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Thursday, December 18, 2014
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Published: Friday, 11/23/2007

Loose dogs make walks dangerous

I'd like to thank all those dog owners who respect my dog and me by keeping their dog on a leash or confined behind a fence.

While taking my dog on his daily leisurely walks this past month I have had five dogs dart out of their yards, resulting in two dog fights and three near misses. I have avoided many more due to my keen sense of danger and quick reflexes.

When I cruise alone, I never feel threatened by a roaming animal as I like to think of myself as an amateur "dog whisperer" and can handle most situations. I am the biggest dog lover of all, as most who know me will attest, but my precious little canine is not so fond of his kind, especially when he feels threatened by a charging fur ball no matter large or small, friend or foe. Your sweet fido may not bite but mine will. Hence the dog fight begins.

It is not only the safety of my dog and myself that concerns me but I never want to see another get the squeeze from mine, not to mention the chance that one might run into the street and get hit by a car. It breaks my heart to hear of such cases when it is so easily prevented.

I realize not everyone is a dog lover like me, and many people are downright scared of even the most docile breeds. I can respect their opinions, so I always keep my dog on a leash.

Let's all band together so everyone can be safe and have a chance to take a nice leisurely walk in our beautiful city.

Judi Reese

Wildwood Boulevard

Steamboat needs help to stay afloat

Historic preservation is a topic receiving much discussion in our area these days. The knot in my stomach just got a little bit tighter.

The historic steam riverboat Delta Queen, which has carried overnight passengers for 81 years, is being threatened with a shutdown. Congress is being prevented from voting on an exemption renewal for the riverboat from the 1966 Safety at Sea Act. This act was to protect overnight passengers from the danger of fire on wooden vessels. The Delta Queen has received nine exemptions over the years because it's river-bound and has elaborate fire protection and warning systems.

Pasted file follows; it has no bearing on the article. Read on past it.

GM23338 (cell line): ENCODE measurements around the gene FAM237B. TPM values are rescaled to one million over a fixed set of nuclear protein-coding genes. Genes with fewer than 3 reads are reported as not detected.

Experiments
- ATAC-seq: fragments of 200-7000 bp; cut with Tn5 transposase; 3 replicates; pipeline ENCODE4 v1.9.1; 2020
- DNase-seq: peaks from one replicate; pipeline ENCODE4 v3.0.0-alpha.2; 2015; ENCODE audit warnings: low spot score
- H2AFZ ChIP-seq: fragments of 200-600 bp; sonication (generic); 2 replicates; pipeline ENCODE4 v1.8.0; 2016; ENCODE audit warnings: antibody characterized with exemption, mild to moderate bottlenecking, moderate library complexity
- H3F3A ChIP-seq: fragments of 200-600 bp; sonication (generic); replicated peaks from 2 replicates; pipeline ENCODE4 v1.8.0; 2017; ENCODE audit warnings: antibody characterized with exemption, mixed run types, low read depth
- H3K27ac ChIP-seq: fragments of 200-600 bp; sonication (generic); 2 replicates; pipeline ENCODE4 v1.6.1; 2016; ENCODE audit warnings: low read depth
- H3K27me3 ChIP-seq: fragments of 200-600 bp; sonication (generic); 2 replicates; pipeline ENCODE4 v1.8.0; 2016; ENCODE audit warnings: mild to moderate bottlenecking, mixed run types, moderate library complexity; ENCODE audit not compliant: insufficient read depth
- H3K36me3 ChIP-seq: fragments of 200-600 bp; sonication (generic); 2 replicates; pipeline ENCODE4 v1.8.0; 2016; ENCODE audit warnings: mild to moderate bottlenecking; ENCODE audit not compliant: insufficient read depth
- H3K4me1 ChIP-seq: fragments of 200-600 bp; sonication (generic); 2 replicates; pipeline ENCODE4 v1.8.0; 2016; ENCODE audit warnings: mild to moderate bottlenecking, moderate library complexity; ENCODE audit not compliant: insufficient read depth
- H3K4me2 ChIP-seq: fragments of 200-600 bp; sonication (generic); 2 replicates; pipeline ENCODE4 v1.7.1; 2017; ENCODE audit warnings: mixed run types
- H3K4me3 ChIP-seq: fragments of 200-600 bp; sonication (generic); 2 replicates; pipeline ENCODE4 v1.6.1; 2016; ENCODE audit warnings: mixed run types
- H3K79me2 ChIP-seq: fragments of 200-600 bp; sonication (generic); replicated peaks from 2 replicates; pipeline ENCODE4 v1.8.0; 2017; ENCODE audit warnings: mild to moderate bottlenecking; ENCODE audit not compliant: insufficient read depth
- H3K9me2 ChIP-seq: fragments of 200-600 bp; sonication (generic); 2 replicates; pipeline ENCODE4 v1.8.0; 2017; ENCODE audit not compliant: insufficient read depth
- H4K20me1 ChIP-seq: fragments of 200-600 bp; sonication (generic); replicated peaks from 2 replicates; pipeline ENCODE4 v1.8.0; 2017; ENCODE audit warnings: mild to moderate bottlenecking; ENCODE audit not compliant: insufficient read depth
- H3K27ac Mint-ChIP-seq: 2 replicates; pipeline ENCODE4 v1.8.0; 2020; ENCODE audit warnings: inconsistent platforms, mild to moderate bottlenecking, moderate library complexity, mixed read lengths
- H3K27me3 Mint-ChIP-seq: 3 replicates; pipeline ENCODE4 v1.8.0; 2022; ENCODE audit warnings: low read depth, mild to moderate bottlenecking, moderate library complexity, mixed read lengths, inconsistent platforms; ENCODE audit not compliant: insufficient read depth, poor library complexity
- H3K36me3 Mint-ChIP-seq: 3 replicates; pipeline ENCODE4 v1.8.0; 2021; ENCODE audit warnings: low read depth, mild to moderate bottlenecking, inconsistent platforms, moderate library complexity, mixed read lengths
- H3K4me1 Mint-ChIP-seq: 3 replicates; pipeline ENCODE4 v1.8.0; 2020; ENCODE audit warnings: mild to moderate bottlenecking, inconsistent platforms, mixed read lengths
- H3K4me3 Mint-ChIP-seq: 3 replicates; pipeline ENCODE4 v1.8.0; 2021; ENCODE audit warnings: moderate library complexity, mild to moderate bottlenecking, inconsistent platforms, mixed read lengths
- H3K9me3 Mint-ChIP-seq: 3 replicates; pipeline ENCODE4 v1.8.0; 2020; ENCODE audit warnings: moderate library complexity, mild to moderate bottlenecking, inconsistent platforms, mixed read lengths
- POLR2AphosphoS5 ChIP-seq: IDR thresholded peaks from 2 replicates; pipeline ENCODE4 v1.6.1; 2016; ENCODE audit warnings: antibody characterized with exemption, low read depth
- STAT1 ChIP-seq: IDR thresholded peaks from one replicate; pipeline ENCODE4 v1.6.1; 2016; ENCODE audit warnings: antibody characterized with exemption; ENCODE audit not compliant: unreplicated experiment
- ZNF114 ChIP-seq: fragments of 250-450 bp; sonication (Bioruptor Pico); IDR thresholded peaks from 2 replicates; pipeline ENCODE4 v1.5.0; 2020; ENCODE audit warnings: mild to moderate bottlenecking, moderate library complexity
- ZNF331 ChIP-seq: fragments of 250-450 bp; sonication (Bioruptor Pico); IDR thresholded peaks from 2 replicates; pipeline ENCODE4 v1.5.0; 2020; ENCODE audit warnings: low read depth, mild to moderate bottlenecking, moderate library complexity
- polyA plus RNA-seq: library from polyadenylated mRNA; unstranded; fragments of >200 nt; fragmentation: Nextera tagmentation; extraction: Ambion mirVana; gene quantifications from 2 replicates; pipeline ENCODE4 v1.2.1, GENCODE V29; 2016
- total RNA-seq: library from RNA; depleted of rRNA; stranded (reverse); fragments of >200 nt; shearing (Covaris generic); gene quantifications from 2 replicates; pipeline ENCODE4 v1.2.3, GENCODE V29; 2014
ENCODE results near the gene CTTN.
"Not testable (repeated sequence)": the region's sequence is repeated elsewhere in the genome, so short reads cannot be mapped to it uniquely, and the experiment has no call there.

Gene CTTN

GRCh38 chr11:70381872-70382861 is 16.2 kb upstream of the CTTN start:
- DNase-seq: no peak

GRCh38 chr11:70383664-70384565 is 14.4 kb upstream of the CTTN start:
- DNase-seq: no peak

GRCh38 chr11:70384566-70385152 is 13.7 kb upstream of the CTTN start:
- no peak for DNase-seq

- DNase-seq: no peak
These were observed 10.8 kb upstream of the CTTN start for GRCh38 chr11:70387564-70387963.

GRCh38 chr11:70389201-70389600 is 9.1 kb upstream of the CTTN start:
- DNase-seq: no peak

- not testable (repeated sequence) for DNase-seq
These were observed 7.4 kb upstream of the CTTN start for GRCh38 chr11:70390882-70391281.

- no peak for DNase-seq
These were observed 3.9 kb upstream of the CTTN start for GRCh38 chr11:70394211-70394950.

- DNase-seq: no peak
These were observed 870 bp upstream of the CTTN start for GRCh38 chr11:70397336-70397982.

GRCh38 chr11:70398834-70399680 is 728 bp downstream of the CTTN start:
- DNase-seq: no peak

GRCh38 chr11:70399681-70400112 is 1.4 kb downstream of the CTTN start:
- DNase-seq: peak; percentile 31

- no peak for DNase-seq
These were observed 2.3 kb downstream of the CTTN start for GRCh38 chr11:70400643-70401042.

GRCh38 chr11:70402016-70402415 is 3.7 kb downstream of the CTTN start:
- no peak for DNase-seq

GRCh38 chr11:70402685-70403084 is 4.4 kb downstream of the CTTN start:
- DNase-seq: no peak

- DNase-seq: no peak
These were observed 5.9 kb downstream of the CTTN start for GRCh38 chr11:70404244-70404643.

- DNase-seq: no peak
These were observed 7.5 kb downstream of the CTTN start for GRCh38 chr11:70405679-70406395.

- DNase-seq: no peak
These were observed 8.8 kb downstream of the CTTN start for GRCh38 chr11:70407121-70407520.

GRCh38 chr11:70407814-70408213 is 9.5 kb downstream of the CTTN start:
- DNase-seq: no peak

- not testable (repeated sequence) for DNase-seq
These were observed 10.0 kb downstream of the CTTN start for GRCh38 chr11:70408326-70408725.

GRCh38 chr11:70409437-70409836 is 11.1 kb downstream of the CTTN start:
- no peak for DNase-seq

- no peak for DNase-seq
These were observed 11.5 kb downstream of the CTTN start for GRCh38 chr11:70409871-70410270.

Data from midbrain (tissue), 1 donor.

The problem is that Rep. James Oberstar (D., Minn.), chairman of the House Transportation and Infrastructure Committee, and Sen. Daniel Inouye (D., Hawaii), chairman of the Senate Commerce Committee, are refusing to give the House and Senate an opportunity to vote for the exemption renewal.

Mr. Oberstar actually supported the exemption in a committee vote last year when Republicans controlled Congress. Mr. Oberstar talks of safety but there are undercurrents here of lobbyists. The bottom line is that we might lose the chance to travel on the historic Delta Queen because of special-interest politics.

Cincinnati-based Rep. Steve Chabot, a Republican, is pushing a stand-alone bill granting a 10-year exemption. Without committee support, the discharge petition he introduced will need 218 co-sponsors, a majority of the House, just to get it to a vote.

We need to publicize this situation. With enough attention, Congress will have no choice but to grant the exemption. The Delta Queen steams today because of the preservation efforts of previous generations. Now it's our turn. Long live the Delta Queen!

More information is available at www.save-the-delta-queen.org.

David Beck

Maumee

'No Outlet' makes drive to shops longer

Who made the decision to close Jerome Road south off Monclova Road leading into the Shops at Fallen Timbers and post a "No Outlet" sign?

People living in the Crystal Ridge, Clearwater, and Waterside areas have to drive extra miles to visit the shopping center because of this inconvenience.